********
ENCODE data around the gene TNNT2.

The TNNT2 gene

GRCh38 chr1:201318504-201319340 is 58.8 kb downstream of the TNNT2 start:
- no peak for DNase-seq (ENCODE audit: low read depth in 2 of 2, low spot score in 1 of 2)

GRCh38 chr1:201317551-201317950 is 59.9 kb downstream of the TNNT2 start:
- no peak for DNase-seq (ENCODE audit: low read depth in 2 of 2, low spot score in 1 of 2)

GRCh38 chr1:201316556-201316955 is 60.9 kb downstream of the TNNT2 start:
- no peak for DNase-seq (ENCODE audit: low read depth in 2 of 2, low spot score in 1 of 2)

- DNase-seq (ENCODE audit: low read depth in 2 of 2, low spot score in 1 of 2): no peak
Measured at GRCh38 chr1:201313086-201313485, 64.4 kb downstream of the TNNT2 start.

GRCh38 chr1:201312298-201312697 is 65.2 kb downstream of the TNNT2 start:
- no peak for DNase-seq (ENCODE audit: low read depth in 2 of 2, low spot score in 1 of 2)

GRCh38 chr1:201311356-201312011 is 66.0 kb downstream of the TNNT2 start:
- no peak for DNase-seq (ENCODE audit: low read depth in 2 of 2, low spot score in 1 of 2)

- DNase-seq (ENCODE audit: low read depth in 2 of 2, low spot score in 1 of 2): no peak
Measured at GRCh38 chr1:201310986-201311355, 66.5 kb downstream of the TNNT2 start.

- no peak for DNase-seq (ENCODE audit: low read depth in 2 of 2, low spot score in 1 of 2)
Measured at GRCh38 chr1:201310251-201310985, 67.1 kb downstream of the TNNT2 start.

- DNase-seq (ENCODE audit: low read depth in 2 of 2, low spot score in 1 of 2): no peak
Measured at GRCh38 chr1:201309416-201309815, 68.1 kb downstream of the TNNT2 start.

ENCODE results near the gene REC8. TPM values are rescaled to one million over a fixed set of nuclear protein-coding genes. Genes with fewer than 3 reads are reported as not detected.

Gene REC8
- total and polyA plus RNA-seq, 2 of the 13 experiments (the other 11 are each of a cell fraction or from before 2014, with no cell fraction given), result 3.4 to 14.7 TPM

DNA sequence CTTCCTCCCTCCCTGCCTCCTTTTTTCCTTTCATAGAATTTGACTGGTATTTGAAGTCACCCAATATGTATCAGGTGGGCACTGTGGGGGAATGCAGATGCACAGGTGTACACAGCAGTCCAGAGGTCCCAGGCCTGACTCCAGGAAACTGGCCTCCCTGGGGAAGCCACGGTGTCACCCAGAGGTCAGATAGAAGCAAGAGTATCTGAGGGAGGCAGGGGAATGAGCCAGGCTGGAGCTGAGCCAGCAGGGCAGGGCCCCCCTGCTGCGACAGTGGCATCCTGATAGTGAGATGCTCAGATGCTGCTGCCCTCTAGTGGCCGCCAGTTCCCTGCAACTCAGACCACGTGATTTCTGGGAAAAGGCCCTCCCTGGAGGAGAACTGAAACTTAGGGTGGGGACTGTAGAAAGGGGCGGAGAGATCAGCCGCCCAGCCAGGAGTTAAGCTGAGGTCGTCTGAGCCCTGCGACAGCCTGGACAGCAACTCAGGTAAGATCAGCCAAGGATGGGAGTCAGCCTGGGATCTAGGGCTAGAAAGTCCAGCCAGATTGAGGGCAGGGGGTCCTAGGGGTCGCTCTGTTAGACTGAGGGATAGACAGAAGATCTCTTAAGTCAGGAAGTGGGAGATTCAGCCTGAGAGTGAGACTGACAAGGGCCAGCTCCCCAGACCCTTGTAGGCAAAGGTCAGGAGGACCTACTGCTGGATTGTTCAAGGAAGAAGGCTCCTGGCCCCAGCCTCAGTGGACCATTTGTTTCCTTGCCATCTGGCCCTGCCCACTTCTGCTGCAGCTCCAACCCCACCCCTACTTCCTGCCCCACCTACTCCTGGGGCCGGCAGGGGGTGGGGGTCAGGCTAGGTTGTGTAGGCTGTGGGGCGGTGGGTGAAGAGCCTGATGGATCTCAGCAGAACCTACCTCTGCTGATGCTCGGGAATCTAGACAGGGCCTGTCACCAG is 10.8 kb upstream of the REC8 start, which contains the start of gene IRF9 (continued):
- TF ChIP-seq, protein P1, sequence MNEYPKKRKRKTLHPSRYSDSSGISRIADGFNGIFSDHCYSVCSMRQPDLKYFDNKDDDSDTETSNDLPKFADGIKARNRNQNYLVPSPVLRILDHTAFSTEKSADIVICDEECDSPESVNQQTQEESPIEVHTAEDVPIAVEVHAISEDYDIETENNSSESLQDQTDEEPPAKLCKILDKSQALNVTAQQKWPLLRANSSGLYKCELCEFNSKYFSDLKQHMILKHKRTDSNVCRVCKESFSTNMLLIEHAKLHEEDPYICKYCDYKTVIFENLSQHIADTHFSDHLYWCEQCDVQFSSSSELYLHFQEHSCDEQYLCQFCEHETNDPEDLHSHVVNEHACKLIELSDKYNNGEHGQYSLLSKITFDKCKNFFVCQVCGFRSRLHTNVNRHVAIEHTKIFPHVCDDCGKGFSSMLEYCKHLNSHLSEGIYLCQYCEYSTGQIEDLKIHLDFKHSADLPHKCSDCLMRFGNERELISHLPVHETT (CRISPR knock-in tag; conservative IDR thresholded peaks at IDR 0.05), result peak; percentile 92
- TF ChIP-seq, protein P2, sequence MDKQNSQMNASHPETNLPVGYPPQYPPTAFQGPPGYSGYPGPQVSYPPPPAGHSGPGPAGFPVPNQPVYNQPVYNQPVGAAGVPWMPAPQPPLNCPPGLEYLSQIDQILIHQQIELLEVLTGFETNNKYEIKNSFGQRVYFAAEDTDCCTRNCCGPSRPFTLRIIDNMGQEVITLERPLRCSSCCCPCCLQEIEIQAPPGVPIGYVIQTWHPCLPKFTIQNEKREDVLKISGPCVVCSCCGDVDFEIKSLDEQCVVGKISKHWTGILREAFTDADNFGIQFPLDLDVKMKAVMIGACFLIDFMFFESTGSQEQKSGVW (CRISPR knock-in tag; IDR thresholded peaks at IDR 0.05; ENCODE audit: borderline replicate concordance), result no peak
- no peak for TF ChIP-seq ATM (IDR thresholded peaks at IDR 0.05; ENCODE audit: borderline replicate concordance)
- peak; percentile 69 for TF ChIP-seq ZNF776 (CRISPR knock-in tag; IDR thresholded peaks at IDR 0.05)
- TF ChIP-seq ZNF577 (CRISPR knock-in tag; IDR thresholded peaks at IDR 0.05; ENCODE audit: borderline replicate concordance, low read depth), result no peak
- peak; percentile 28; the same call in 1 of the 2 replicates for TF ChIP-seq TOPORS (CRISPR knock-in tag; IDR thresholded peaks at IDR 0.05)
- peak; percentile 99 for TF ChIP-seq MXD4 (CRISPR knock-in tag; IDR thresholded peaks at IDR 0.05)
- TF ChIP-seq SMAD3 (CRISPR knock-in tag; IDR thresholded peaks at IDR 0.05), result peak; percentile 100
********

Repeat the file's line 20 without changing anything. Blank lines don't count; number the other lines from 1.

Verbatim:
Measured at GRCh38 chr1:201309416-201309815, 68.1 kb downstream of the TNNT2 start.